Related Article: Hand Lettering for Beginners: Mistakes to Avoid

3. Don’t ‘write’ letters, ‘draw’ them

This piece of advice was one of those that changed the course of my lettering journey. At first, I thought that to do lettering, I may just need to write the letters as I would write on paper. But no, that isn’t the process you’d want to take.

Writing letters means simply making them in one stroke, without much thought behind the form, shape, or foundation of it. In simple words, it can also be termed as handwriting, and that’s not what hand lettering is!

6 Tips to Improve Your Hand Lettering | Sketch Design Repeat

Drawing letters means building them from scratch. Imagine you wanted to draw a subject matter that you want to improve on. The sketches usually have rough and jagged lines with multiple versions, erasing, creating, repeating, right? That’s exactly what you need to do in hand lettering! 

Taking the time to build your letters helps you see the relationship between each letter you draw and allows you to experiment with room for error.

It also helps you gain an eye for the entire artwork as opposed to simply writing it. Well-constructed lettering pieces tend to come from artists who took the time to draw the letters and add their flair to them.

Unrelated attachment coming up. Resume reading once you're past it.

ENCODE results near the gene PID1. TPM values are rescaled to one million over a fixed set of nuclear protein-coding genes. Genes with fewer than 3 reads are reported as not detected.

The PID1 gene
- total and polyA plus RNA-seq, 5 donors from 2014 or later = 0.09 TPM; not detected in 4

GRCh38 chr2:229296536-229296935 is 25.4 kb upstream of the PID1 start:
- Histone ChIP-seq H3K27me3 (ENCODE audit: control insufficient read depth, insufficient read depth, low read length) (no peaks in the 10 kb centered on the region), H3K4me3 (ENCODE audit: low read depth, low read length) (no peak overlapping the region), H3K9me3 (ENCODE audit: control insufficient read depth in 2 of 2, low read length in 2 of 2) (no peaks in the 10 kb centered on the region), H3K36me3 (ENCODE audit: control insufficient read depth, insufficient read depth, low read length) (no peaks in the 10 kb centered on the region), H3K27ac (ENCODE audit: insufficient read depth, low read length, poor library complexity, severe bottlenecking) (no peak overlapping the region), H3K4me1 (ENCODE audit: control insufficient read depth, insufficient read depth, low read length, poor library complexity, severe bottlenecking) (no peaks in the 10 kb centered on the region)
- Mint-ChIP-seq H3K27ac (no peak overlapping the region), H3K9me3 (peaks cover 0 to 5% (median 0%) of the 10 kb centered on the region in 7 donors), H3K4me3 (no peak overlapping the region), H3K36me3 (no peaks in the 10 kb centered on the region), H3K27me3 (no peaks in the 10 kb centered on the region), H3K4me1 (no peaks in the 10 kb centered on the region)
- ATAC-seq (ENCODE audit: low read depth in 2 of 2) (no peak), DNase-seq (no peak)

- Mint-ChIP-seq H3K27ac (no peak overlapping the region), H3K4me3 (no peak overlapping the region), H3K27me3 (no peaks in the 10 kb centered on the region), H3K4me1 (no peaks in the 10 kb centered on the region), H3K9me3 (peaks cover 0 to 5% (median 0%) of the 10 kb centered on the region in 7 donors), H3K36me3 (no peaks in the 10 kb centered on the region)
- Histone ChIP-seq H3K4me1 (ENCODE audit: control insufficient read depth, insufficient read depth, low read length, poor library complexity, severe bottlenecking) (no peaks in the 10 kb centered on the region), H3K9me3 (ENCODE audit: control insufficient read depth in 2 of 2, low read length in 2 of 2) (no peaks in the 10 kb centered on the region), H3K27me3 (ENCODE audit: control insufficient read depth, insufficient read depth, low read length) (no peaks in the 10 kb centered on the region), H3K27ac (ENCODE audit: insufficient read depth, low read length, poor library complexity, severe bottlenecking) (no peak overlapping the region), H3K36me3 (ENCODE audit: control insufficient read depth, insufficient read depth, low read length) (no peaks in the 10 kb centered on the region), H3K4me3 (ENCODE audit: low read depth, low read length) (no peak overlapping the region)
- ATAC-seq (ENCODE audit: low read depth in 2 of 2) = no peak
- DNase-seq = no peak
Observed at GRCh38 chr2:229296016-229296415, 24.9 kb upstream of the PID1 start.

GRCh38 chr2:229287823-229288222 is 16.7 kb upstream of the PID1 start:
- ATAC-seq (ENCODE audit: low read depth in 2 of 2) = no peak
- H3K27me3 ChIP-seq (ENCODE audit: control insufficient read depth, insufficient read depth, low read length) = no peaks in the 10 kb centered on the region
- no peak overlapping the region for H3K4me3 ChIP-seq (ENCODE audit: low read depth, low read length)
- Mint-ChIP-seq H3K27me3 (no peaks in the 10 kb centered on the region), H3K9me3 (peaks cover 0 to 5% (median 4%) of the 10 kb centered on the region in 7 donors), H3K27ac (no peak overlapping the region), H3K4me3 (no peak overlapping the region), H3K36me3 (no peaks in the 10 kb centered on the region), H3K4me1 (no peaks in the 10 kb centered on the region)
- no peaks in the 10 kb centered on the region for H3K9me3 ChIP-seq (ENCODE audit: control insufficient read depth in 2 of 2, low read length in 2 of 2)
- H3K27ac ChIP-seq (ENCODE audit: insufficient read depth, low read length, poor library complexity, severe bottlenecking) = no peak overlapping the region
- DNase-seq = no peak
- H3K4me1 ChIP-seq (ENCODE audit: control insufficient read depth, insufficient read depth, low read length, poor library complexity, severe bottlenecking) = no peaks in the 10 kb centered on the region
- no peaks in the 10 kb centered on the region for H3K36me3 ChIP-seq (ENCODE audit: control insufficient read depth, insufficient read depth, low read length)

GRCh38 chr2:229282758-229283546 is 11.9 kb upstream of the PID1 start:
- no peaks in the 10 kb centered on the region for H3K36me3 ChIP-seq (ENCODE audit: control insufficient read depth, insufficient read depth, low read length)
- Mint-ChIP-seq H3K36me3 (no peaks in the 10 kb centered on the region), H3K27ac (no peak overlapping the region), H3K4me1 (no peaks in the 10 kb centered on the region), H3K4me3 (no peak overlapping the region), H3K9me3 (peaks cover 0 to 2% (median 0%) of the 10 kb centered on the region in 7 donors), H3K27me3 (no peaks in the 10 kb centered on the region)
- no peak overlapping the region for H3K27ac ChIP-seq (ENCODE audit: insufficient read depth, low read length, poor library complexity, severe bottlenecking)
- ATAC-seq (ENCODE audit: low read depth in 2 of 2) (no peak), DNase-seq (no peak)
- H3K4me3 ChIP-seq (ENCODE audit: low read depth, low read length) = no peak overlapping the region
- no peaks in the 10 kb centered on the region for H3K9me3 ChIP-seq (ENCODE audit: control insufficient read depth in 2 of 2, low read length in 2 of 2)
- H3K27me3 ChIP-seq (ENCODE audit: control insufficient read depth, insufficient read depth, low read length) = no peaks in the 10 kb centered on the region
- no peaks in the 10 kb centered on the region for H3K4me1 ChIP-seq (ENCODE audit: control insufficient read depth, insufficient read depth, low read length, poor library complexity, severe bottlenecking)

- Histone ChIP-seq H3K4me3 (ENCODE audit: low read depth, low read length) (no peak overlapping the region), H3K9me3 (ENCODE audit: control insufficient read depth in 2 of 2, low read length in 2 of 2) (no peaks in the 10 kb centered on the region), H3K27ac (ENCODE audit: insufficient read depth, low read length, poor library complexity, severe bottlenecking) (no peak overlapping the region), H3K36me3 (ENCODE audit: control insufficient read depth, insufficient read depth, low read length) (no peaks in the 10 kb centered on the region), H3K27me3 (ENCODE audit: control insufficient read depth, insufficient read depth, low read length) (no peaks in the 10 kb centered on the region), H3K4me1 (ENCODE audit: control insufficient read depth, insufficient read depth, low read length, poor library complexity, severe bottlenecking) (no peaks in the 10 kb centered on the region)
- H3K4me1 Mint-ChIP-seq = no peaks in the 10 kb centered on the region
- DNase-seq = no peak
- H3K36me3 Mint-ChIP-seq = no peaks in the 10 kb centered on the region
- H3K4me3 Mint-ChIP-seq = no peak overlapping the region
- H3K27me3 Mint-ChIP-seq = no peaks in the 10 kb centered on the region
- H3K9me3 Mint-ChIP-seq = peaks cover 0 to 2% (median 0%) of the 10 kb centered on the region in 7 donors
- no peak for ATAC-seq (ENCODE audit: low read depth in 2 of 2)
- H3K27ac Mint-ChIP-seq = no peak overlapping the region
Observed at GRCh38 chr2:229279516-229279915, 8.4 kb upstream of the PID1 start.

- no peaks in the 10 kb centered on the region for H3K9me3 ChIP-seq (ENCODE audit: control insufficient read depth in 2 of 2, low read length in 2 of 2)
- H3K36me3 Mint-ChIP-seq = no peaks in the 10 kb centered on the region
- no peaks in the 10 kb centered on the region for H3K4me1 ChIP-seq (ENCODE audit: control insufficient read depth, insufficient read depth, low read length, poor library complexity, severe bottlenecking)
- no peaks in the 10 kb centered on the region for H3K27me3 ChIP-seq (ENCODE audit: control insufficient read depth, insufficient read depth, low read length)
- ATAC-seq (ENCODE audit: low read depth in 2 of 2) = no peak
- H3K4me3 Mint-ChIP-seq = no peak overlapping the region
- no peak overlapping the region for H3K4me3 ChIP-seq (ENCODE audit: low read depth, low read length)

Do you want it to look ‘spooky’ for a Halloween theme, ‘bold’ for a Valentine’s theme or ‘vintage’ for a Christmas theme; it’s all up to how you draw them! The look and feel of your lettering cannot be achieved by plainly writing it and this is why taking good time to construct the form of letters according to your message or phrase leads to greater finished pieces!

4. Zoom out, refine, repeat

You’ve prepared your ideas, guides, and references. All of these instruments will assist you in making an efficient piece of work. Building any work of art involves discipline in terms of brainstorming, putting in effort, and analyzing what you’re going to produce in the end. Keep in mind that this does not happen all at once. Getting inspired by Sketch Design Repeat, I came up with Zoom out, Refine and Repeat!

6 Tips to Improve Your Hand Lettering | Sketch Design Repeat

When we’re constantly working on a piece of art, our eyes may get too used to it and not be able to see different possibilities. If you find yourself stuck in a rut, zoom out!

Zoom out and make your canvas appear tiny on the screen and see what the big picture looks like. Is it balanced? Legible? Puts across the message well? Have a look! This is one of the easiest ways to cancel out unnecessary elements that might be pulling your piece down. 

For traditional artists, the equivalent of zooming out is looking at the piece from a distance. What stands out? What cancels out? Is something too repetitive? Change it! 

Refining means to work on the things you noticed in the earlier step. It will easily boost the way your sketch looks. 

And lastly, repetition. At times, we may not notice a thing or two up until the last moment, which may require you to continue refining. So in simple terms, follow these steps until you find a sweet spot where you can say to yourself, “Alright, it’s time to finalize the sketch with better line work and later on, add colors.”

Just make sure that things are concrete before you step into adding color to your lettering. Ultimately, remind yourself not to overdo a sketch, because a sketch is a sketch, it’s not meant to be too perfect.